Cash-Strapped Zimbabwe Looks To Profit from Prisoners’ Labor

Mark Babatunde Oct 5, 2016 at 08:30am

October 05, 2016 at 08:30 am | Lifestyle

Mark Babatunde

Mark Babatunde

October 05, 2016 at 08:30 am | Lifestyle

Inmates in Zimbabwe are being used by prison officials for cheap hired labour. Photo Credit: New Zimbabwe

The Zimbabwe Prison and Correctional Services (ZPCS) recently decided to profit off of the sale of inmates’ labor in its prisons and related facilities.

According to a report from New Zimbabwe, ZPCS officials reached an agreement with Victoria Falls Town Council authorities to provide prison labor at the cost of $2 per inmate.

The report says that while this is not the first time the ZPCS is putting prisoners to work; previously, they were put to work on in-house projects belonging to the ZPCS.

ZPCS’ new move appears to flout most international labour conventions.

Still, the current ZPCS agreement with the Victoria Falls council will see 15 prisoners work per day on projects, such as cutting grass and maintaining storm drains, along with a prison warden to ensure good behavior.

According to several reports in the media, ZPCS is cash-strapped and struggling to feed its prison population: An estimated 17,447 inmates are held in various prisons across Zimbabwe and the ZPCS puts the cost of upkeep for each prisoner at about $3.05 per day.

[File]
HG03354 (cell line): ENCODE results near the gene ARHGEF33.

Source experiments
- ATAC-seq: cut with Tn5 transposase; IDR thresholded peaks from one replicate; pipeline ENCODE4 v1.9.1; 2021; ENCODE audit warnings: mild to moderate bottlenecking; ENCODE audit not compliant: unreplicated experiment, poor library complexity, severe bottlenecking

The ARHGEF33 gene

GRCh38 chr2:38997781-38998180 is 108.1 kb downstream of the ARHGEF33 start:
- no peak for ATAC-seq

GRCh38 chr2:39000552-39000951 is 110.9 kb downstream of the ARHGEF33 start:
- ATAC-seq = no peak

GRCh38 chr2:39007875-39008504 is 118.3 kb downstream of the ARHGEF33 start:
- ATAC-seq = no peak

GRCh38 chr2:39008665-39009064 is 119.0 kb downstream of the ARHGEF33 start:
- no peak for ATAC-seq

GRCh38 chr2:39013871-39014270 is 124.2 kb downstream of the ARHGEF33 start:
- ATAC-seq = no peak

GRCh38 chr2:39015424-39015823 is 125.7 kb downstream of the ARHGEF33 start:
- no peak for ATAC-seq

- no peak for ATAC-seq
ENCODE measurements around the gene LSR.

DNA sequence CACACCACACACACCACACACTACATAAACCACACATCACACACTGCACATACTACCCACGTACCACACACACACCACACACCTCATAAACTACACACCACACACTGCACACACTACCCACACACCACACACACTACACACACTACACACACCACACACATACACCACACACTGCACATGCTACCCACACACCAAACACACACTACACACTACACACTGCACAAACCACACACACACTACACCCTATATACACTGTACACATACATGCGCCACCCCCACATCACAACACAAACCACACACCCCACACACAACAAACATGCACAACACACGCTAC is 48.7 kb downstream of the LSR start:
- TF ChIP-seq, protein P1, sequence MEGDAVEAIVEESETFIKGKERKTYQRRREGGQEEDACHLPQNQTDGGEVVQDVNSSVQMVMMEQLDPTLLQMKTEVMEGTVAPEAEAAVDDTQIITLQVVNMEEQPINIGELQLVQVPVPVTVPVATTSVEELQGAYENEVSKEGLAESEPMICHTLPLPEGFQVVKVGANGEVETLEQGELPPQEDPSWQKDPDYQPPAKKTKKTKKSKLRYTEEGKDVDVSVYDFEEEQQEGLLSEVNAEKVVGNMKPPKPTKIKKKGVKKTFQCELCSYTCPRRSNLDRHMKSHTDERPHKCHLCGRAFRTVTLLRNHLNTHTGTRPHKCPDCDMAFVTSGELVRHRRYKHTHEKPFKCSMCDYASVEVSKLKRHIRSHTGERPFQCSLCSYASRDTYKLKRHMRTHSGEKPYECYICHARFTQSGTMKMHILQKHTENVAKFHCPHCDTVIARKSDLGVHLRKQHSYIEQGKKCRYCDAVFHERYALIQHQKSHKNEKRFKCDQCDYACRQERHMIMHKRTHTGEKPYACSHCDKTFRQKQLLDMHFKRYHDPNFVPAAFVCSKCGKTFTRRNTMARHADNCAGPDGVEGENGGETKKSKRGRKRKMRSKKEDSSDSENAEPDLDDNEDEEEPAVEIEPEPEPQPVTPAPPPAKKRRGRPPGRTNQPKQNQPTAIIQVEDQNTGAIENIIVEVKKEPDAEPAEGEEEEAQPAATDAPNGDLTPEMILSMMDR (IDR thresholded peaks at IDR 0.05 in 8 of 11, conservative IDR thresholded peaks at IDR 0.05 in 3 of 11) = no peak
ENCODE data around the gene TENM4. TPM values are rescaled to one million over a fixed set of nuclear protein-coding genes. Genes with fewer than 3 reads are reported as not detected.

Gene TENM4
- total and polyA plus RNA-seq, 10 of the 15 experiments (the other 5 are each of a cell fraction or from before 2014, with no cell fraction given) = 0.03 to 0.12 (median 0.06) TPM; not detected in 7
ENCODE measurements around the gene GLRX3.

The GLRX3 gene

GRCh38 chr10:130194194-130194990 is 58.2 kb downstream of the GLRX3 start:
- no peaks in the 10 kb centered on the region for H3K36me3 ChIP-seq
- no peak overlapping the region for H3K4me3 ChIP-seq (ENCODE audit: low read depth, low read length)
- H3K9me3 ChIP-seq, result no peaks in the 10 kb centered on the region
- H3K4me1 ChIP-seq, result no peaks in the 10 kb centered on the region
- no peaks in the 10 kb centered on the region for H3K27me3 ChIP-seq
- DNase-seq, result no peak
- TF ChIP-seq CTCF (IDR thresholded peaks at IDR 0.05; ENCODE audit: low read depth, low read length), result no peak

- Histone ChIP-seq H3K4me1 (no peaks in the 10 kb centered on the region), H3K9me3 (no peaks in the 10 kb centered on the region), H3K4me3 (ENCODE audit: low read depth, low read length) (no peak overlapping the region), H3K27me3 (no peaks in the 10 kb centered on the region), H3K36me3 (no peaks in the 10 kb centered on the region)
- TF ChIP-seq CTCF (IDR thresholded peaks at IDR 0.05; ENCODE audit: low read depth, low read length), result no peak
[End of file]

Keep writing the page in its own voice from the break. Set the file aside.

That amounts to about $53,213 per day and $19,422,872 per year. In light of Zimbabwe’s current economic crises, those amounts clearly represent a significant sum.

Yet, ZPCS Commissioner-General Paradzai Zimondi declared that no prisoner will starve due to hunger in any of the nation’s prisons.

Speaking at an agricultural fair, Zimondi said, “We have the capacity to produce food for our inmates, we have 23 farms nationwide and we have the labor and expertise to maximize the land at our disposal.

“At the moment the situation is under control and we can assure the nation that our prisoners will not starve, the basics are there,” Zimondi said.

In a controversial move in June, President Robert Mugabe granted presidential pardons to juveniles and all-female prisoners in Zimbabwe except for those on death row or serving life sentences.

Mugabe’s associates hailed the pardon as a display of presidential amnesty, but many political commentators in Zimbabwe dismissed the move, contending that the government was simply short of the cash and other resources needed for the upkeep of the prisoners so it was forced to reduce the number of inmates.

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